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The Insurgence of Assamese Commercial Cinema….

The Insurgence of Assamese Commercial Cinema….

INTRODUCTION

Films are considered to be the highest art form. The origin of Assamese cinema can be traced back to the year 1935. The first Assamese film which marked the beginning of Assamese film industry is “JOYMOTI”
00204_204039 by Jyoti Prasad Agarwala in the year 1935 under the banner of Chitralekha Movietone. Jyoti Prasad Agarwala was a distinguised poet, playwright, composer and freedom fighter.

It is still said that because of his dreams and imagination the Assamese film industry  came into existence. The film, completed with a budget of Rupees Sixty thousand and was released on March10th, 1935. The picture failed miserably. It is unfortunate that like so many early Indian films , the negatives and complete prints of Joymati are missing.

Even after the failure of his first film, Jyoti Prasad made another film after a lapse of two years, named “Indramalati(1939)”. This was his last film. After the death of Jyoti Prasad Agarwala, the film industry at that time faced a downfall but things slowly changed. But things changed with the onset of war, Taking advantage of this, the Late Rohini Kr. Baruah made a film on a relevant historical topic called “Manomati (1941)”. It was followed by films like Parvati Baruah’s Rupahi (1946), Kamal Narayan choudhury’s  Badan Barphukan (1947), Phani Sharma’s Sjiraj, Asit Sen’s Biplabi, Prabin Phukan’s Parghat Suresh Goswami’s Runumi (1952). But the most remarkable film of the 1950s was Piyali Phukan which went on to win a National award. In 1955, a new talent Nip Barua made his directorial debut with Smrit Paras. His subsequent films Mak Aaru Moram and Ranga Police bagged many state awards and the silver  medal at the national level. Dr. Bhupen Hazarika also produced and directed his first film Era Batur Sur.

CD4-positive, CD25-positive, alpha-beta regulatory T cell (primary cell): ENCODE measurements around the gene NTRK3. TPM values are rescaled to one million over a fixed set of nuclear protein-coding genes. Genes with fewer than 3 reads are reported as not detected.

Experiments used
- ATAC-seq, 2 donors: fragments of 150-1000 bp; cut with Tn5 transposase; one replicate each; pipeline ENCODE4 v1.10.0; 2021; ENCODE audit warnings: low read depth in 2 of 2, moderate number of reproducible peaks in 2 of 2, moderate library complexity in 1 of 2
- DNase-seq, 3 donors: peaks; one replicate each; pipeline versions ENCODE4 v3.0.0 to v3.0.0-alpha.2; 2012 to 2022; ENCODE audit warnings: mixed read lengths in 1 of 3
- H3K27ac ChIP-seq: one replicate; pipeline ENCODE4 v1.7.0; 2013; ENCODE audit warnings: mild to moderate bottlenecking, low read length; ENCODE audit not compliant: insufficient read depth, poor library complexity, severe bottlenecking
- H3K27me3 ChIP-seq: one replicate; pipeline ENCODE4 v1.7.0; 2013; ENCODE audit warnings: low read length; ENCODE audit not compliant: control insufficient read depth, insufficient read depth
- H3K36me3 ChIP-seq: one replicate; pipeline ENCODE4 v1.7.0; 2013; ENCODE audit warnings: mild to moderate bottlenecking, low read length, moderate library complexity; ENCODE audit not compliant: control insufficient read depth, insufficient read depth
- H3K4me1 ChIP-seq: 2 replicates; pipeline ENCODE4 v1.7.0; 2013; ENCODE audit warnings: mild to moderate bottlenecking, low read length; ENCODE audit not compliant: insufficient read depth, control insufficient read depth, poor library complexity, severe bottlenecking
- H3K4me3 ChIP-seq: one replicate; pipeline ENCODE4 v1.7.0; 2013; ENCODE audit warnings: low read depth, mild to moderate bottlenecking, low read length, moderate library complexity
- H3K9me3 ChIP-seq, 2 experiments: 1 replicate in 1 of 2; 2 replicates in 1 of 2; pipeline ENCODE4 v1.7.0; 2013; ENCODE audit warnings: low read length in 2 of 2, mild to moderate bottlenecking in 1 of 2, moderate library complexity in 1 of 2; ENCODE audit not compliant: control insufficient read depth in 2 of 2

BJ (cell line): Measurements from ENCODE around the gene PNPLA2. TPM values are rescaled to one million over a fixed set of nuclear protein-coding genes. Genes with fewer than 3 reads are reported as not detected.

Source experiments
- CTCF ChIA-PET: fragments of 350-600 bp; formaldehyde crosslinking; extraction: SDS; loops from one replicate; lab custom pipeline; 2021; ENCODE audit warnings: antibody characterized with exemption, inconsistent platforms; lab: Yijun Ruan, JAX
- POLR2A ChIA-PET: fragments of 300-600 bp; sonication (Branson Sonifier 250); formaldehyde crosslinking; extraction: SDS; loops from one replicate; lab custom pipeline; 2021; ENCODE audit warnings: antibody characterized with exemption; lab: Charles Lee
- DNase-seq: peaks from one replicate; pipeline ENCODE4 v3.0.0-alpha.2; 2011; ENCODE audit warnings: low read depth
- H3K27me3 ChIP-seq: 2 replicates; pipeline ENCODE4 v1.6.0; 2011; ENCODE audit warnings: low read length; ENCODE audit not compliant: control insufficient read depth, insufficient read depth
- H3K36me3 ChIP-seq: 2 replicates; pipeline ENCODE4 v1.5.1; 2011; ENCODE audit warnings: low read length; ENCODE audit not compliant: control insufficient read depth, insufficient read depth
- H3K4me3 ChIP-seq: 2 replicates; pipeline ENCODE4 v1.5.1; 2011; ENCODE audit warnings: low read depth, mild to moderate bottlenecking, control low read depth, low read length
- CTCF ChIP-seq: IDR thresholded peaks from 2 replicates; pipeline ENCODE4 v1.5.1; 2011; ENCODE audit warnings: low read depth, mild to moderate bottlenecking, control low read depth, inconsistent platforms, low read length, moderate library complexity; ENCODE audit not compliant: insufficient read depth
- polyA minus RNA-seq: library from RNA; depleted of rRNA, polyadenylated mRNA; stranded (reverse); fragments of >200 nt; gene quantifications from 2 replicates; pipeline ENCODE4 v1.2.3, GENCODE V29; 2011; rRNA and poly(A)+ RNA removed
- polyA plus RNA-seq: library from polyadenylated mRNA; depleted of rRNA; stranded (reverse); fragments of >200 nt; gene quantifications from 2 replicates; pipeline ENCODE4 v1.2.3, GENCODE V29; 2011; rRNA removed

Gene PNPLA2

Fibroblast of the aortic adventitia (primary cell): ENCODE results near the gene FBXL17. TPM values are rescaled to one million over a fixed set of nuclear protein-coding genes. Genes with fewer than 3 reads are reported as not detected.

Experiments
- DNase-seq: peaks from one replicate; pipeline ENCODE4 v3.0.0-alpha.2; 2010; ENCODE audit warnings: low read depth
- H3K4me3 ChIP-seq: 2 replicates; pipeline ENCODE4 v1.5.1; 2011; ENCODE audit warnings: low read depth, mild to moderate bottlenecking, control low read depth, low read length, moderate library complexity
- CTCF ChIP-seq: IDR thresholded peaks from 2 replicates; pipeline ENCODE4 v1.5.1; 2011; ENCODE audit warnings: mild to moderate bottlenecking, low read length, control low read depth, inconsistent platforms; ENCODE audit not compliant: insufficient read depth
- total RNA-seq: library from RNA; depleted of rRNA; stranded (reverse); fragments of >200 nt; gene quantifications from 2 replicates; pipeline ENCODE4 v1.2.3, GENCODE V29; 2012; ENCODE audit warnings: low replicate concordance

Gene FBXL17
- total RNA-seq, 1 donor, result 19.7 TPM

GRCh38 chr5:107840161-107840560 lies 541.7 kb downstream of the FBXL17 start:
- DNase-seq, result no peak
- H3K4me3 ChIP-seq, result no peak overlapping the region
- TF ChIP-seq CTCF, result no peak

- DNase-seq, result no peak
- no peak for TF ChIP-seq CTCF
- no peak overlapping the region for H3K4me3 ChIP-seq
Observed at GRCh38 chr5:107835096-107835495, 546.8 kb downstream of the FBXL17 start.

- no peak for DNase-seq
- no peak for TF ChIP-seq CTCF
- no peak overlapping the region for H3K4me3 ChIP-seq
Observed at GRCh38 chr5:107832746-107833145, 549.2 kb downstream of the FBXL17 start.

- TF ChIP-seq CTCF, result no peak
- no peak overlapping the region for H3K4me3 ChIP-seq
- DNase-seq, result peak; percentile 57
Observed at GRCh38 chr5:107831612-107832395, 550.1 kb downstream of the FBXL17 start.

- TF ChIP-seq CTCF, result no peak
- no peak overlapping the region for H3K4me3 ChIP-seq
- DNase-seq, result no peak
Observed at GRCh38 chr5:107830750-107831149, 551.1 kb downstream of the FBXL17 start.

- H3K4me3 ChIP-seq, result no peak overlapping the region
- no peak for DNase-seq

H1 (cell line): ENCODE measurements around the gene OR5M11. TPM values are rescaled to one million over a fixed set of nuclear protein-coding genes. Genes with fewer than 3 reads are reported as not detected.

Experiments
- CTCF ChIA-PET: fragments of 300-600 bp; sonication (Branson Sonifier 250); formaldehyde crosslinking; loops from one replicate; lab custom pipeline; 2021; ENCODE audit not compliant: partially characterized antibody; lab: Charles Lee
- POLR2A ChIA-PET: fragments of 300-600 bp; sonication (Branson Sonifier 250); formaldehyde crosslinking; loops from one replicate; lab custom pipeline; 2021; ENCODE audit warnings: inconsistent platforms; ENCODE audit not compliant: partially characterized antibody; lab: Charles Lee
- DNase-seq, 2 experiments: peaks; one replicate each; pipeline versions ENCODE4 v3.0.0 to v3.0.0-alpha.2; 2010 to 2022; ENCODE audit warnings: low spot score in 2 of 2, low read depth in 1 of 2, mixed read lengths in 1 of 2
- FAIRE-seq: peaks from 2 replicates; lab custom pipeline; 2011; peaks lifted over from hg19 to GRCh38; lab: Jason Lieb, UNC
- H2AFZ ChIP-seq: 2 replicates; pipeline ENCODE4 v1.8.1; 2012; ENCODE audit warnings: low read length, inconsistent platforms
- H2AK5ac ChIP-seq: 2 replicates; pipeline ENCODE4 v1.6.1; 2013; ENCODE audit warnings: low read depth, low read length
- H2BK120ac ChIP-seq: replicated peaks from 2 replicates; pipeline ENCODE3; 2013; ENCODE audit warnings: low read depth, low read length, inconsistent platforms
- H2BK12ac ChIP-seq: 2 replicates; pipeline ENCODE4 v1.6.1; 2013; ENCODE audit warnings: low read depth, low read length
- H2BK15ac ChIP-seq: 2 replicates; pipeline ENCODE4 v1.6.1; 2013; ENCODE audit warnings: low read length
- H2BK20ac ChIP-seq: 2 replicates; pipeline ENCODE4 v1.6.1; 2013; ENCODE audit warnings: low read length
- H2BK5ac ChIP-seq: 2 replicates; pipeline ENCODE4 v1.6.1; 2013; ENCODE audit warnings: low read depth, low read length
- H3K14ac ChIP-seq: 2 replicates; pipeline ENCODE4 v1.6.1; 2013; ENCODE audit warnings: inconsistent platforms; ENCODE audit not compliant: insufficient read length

The evolving era of Assamese Cinema

The age of 1950’s